Today I am delighted to feature author Neil White whose new novel, From The Shadows, is published this week.
I grew up in Yorkshire, in my home city of Wakefield and then my teens were spent in the small seaside town of Bridlington, where I failed all my exams and loafed around for a few years. I don’t look back on those years as wasted, as there is nothing I like more than just loafing around, but I seem to have acquired a busy life since then. I’ve always thought I’d make a great lottery winner, just slobbing around watching Netflix for the rest of my life.
One of the things that held me back was my love of going on scooter rallies, and I spent most of my time on my Vespa, travelling up and down the country to seaside resorts and trying not to get into trouble. I turned down a few job opportunities because it would have interfered with that, but it was Thatcher’s Britain of the eighties and I was able to hide amongst the unemployment statistics.
I went to university in my twenties and became a lawyer, eventually, and worked as a defence lawyer before switching sides to the prosecution. I was a Senior Crown Prosecutor for eighteen years until I left in 2015. I still practise in the courtroom though, but as a freelancer. I need it to get me out of the house, or else I’d just gather dust somewhere. It’s the only thing that gets me shaved.
I started writing more than twenty years ago, but it took me more than twelve years to get a publishing deal. I self-published a book called Salem during that time, which got me an agent who got me the deal, and was in fact rewritten as my third book, Last Rites (without the typos and grammatical errors I’d left in).
Only 500 copies of Salem exist in the whole world, and I’m happy for it to stay that way.
I’m married with three teenage children, and I live in Lancashire because I met my wife in Lancashire and she won’t leave. That was one of the first of many battles I’ve lost over the years. I expect to lose a lot more.
You can keep up to date with Neil White and his books on the following sites:
Favourite book as a child?
There are so many to pick from because I was a voracious reader as a child. The Dr Who novels (I was more of a fan of the books than the television series), the Famous Five, the Jennings books.
The one I’m going to go with, however, is The Mystery of the Moaning Cave, the tenth book in the Alfred Hitchcock’s Three Investigator series, which followed the adventures of three young investigators who got themselves into various scrapes in San Francisco, usually as a result of something found in a scrapyard belonging to the uncle of the main investigator, Jupiter Jones. They were a level up from the Famous Five but still very much a series for children.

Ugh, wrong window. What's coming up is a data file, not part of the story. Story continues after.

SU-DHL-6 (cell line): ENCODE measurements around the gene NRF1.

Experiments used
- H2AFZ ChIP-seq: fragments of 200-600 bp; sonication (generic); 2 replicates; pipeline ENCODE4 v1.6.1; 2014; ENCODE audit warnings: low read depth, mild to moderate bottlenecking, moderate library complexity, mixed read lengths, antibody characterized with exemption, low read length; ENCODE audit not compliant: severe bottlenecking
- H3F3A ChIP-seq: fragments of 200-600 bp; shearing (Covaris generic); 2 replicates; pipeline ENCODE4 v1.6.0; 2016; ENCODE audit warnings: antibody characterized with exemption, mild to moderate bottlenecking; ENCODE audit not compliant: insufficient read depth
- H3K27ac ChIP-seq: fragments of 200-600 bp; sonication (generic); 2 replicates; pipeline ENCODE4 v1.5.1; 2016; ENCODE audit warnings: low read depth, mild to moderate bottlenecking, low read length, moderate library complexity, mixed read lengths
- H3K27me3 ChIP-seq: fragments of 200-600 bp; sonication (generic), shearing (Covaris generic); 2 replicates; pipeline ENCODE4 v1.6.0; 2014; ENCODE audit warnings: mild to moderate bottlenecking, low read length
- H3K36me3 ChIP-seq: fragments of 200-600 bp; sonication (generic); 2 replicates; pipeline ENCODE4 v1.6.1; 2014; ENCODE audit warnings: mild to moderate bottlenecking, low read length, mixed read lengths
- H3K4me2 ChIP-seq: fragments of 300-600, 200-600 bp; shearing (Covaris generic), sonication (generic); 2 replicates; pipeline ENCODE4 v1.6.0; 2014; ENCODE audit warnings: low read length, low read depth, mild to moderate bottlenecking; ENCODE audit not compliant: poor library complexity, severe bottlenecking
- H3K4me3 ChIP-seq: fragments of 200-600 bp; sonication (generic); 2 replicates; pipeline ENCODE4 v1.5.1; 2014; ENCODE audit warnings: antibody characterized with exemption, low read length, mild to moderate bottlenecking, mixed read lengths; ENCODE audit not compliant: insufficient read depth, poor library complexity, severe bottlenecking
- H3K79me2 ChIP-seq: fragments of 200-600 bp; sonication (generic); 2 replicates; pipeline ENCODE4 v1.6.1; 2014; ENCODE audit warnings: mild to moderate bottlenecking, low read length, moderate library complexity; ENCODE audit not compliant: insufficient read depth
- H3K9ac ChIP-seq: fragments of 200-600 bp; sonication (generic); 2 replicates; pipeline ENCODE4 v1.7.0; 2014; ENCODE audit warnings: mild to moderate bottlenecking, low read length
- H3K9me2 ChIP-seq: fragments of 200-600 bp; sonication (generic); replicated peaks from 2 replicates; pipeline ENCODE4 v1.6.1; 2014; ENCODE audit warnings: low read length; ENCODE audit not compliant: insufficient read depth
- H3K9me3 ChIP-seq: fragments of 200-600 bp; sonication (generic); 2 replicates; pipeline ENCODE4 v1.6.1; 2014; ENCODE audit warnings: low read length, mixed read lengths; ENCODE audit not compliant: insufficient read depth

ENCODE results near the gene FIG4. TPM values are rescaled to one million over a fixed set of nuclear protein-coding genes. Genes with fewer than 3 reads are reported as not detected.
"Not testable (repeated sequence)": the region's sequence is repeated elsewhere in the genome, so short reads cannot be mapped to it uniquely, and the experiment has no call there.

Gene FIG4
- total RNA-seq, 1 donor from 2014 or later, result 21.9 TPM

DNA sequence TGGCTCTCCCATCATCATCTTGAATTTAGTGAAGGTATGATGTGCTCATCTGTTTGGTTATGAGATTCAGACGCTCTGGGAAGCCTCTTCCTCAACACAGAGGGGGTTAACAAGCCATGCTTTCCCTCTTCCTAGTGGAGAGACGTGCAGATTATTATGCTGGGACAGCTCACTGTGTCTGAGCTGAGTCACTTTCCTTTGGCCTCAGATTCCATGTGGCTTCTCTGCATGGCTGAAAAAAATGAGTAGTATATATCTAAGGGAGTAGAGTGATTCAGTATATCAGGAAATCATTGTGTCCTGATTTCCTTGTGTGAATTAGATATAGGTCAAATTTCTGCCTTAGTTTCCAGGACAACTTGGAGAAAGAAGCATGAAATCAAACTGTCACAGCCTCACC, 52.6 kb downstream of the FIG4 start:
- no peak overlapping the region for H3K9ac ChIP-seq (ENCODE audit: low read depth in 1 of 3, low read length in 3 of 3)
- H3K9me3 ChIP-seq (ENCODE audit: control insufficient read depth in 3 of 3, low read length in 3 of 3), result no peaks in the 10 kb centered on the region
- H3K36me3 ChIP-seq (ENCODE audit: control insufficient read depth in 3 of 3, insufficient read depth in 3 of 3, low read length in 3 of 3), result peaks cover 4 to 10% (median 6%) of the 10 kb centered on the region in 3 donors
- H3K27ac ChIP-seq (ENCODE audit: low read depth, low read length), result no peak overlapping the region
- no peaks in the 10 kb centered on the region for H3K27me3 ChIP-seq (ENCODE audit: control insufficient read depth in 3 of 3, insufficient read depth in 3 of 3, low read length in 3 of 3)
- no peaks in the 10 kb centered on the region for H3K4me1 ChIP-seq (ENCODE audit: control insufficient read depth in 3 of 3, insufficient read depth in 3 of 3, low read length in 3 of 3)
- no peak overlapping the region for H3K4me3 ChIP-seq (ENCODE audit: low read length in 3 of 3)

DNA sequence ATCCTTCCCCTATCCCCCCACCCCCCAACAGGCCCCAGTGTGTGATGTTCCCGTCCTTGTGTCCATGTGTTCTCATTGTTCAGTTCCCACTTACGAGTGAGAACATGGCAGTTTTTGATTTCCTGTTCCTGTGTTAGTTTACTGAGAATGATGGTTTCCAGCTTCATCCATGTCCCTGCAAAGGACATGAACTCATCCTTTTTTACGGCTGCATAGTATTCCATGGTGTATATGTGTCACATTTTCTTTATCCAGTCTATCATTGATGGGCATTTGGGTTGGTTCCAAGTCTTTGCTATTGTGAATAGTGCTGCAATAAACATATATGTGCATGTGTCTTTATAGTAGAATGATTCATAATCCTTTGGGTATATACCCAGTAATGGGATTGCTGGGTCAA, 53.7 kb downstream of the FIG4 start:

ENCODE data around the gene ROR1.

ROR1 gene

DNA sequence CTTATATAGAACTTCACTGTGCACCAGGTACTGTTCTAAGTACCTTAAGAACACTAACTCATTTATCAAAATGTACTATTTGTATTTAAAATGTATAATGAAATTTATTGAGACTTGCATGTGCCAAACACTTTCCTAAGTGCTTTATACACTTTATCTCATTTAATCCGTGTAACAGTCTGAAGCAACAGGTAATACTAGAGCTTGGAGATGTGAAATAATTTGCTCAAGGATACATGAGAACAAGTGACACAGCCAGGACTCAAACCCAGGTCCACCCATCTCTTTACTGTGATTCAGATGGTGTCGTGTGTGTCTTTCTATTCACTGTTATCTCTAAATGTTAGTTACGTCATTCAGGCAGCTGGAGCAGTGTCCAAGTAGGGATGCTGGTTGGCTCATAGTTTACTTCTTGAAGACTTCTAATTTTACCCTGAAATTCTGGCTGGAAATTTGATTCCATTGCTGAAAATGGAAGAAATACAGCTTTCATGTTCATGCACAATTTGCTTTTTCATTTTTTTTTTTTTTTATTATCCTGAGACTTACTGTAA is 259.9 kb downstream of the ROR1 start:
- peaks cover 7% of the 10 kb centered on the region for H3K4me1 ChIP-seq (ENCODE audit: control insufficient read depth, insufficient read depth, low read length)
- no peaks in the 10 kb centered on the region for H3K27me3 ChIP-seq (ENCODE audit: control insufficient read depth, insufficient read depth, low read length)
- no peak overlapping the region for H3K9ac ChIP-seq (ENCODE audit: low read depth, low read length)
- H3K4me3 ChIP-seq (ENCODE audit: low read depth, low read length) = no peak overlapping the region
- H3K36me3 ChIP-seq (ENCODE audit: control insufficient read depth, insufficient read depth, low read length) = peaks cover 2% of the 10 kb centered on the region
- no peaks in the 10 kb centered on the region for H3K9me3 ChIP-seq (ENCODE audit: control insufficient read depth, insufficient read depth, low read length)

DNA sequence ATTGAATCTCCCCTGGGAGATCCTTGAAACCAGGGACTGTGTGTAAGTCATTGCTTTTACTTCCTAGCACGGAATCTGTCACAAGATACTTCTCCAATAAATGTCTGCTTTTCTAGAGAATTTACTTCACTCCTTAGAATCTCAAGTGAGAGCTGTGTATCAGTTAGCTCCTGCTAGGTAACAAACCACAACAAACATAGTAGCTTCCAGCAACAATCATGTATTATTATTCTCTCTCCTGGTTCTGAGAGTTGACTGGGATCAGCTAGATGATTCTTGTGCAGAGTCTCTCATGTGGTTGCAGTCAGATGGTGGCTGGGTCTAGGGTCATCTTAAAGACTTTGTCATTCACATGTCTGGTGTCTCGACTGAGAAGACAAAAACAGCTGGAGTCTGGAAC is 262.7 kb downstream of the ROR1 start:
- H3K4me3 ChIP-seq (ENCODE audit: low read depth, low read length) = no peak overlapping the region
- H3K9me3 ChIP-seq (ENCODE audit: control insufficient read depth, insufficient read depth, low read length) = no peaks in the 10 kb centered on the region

The reason I’ve chosen that one is that I remember still the terror when reading it, that churn in the pit of my stomach, the “I can’t go on but I must go on but I’m too scared but I like being scared” feeling that is the essence of mystery writing.
Favourite book as a teenager?
I’m going to choose Salem’s Lot by Stephen King for same reason as above. Stephen King was the author who got me into horror fiction and I just loved his books as a teenager, and again I remember the delicious fear.
What turned me to crime fiction in the end was that I stopped being scared. A mystery, however, always needs solving.
Mickey Haller is the one who immediately came to mind, Michael Connelly’s “Lincoln Lawyer” character.
As a lawyer for more than two decades, I dreamed of it being made to look brave and cool and edgy. Mickey Haller does that, with his business conducted out of the back of his car and with a biker gang acting as his protector. He adds colour to the greyness of my other profession.
Favourite book to movie adaption?
This isn’t a crime book, or film, but still one of my favourite books and films, and that is Field of Dreams, which started life as Shoeless Joe by W.P. Kinsella.
I just love the rural drawl of it all, and there is some innocence about the book that the film manages to capture.
What sums up both the book and film is when the ghost of Shoeless Joe Jackson asks Ray Kinsella, “Is this heaven?’ after Ray built a baseball field in his cornfield, so that the ghosts of the disgraced Chicago White Sox players could play baseball again after being banned for throwing the World Series. Ray responds, “No, it’s Iowa,” but in such a way that perhaps it really is heaven, with it’s lazy summer days and simple way of life.
Favourite drink or snack while reading?
Tea and sweets.
I’ve given up coffee, I end up drinking too much of it, so have tried to stick to tea. I’ve tried writing to a glass of wine, but I find that better suited to late-night movie watching. If I go to the shop, I will often come back with some sweets, which I put away in my drawer until I’m writing.
Midget gems are the usual choice, but Lion midget gems, not Maynards. I’m a purist.
Favourite highlight of your writing career?
Over the whole career, getting to number one with my fifth book, Cold Kill, is an obvious highlight, but I’m going to plump with the moment I signed my first publishing contract. After all those years of trying and failing, the elation at finally doing it was intoxicating. To be still doing ten years later with the wonderful people at BonnierZaffre is sometimes hard to believe. It has turned out to be more than I ever expected.